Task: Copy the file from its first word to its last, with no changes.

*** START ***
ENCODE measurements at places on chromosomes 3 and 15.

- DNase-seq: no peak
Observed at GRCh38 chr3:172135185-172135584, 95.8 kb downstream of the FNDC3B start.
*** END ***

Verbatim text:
ENCODE measurements at places on chromosomes 3 and 15.

- DNase-seq: no peak
Observed at GRCh38 chr3:172135185-172135584, 95.8 kb downstream of the FNDC3B start.